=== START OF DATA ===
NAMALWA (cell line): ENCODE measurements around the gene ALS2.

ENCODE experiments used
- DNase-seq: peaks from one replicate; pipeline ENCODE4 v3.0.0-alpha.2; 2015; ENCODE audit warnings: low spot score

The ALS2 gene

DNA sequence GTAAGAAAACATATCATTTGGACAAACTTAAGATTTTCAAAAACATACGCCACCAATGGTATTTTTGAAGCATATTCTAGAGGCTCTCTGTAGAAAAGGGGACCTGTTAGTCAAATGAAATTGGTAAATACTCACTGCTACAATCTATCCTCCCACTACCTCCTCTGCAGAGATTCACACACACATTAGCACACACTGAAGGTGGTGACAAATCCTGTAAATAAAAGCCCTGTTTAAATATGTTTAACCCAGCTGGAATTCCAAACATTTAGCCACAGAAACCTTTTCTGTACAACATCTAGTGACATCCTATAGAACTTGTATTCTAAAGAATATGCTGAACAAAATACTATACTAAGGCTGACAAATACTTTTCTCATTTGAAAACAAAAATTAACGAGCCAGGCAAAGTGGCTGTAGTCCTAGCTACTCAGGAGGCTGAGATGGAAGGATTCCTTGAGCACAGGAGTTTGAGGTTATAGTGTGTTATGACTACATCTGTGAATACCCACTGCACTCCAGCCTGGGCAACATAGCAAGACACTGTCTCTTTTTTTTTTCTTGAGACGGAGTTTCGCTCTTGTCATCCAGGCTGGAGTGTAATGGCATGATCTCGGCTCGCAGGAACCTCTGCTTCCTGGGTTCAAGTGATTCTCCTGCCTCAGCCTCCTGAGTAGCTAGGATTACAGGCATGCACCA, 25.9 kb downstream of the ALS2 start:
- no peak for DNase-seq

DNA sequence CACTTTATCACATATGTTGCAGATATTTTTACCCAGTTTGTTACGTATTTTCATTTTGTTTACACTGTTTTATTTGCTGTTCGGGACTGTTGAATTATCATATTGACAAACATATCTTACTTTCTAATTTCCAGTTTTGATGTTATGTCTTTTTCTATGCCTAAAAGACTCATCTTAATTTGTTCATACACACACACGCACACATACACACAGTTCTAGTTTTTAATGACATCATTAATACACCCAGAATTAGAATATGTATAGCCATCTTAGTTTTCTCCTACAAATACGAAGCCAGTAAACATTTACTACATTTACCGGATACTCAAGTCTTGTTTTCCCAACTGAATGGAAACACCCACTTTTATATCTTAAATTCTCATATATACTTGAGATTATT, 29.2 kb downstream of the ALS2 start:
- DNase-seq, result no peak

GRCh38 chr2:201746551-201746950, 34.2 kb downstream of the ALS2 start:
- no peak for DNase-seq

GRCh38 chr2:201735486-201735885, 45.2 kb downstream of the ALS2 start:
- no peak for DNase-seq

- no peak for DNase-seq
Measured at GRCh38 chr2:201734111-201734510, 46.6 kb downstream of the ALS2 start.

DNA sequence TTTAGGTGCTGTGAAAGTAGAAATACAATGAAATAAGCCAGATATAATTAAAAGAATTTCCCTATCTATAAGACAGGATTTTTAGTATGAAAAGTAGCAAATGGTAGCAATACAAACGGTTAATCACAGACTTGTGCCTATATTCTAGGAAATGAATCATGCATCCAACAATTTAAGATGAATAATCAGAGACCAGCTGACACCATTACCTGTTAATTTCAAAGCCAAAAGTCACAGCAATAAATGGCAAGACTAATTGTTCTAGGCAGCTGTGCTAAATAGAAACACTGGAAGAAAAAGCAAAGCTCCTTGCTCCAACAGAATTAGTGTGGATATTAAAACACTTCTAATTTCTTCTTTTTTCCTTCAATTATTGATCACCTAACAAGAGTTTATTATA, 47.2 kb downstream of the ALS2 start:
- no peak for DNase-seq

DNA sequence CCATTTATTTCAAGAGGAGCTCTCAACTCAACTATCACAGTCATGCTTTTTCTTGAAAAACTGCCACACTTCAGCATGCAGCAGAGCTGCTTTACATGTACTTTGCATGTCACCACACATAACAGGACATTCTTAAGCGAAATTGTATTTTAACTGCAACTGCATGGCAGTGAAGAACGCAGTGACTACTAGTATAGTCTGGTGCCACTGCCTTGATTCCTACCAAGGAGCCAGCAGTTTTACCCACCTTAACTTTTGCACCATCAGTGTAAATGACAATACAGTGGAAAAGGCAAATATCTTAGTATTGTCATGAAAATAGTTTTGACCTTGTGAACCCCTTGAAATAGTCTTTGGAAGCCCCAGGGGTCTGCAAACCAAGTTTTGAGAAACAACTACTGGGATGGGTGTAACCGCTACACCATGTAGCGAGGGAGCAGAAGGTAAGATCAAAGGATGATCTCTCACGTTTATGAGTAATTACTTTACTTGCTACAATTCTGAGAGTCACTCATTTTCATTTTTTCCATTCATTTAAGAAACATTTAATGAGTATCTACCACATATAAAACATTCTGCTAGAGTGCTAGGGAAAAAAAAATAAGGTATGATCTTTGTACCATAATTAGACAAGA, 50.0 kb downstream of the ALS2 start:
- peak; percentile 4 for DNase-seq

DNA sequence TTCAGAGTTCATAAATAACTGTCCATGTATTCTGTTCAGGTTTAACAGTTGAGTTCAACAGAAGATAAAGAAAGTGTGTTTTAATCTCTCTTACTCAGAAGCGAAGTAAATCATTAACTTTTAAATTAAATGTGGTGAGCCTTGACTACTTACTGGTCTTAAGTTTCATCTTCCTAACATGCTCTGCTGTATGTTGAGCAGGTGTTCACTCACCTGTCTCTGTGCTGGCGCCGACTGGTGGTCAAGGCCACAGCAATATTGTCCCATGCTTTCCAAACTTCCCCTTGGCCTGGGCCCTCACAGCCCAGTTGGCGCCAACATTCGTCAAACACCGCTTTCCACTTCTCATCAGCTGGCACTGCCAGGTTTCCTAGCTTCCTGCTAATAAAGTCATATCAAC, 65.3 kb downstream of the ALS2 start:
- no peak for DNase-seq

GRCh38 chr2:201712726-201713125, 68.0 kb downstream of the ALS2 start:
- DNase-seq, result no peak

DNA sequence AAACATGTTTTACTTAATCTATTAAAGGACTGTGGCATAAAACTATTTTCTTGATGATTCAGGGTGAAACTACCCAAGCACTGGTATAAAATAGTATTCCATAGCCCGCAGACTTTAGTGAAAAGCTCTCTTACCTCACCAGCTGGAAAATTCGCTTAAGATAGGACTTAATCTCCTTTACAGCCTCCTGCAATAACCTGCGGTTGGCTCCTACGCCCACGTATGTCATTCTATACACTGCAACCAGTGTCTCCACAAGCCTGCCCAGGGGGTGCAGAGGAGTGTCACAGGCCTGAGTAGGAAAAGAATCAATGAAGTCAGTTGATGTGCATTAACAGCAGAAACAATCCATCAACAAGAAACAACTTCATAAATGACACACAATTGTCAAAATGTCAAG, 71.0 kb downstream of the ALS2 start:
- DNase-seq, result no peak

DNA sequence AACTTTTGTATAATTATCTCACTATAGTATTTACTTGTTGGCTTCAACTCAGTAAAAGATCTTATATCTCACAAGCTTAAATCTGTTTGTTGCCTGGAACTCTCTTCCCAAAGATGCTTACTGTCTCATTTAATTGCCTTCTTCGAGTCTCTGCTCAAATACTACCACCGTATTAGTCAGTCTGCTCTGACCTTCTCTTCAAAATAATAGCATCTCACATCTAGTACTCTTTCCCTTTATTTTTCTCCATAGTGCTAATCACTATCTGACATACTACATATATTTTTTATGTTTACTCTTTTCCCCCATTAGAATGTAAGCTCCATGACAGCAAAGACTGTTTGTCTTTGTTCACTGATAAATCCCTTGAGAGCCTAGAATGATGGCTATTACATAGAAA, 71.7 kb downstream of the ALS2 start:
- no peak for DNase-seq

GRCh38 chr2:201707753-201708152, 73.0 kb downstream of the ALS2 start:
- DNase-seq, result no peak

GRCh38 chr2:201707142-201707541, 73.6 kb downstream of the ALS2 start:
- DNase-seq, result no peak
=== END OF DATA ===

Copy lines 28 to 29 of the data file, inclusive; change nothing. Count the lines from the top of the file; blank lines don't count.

- DNase-seq, result no peak

GRCh38 chr2:201707142-201707541, 73.6 kb downstream of the ALS2 start: